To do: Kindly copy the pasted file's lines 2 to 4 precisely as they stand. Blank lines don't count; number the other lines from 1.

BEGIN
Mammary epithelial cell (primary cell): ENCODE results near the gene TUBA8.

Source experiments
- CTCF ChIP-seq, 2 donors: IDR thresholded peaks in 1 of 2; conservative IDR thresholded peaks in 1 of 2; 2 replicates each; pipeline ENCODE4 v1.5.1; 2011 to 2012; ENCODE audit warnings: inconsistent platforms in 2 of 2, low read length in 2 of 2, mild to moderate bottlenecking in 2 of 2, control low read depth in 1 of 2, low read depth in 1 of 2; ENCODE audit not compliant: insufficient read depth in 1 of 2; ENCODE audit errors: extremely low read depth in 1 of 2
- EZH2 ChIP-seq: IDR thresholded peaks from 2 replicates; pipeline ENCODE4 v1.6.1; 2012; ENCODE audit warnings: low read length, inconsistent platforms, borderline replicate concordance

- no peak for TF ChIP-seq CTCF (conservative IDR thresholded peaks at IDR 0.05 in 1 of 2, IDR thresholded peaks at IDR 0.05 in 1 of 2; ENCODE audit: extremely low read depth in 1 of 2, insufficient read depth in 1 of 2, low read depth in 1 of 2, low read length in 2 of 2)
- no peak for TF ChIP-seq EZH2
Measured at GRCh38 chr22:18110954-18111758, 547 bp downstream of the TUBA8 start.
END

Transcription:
Source experiments
- CTCF ChIP-seq, 2 donors: IDR thresholded peaks in 1 of 2; conservative IDR thresholded peaks in 1 of 2; 2 replicates each; pipeline ENCODE4 v1.5.1; 2011 to 2012; ENCODE audit warnings: inconsistent platforms in 2 of 2, low read length in 2 of 2, mild to moderate bottlenecking in 2 of 2, control low read depth in 1 of 2, low read depth in 1 of 2; ENCODE audit not compliant: insufficient read depth in 1 of 2; ENCODE audit errors: extremely low read depth in 1 of 2
- EZH2 ChIP-seq: IDR thresholded peaks from 2 replicates; pipeline ENCODE4 v1.6.1; 2012; ENCODE audit warnings: low read length, inconsistent platforms, borderline replicate concordance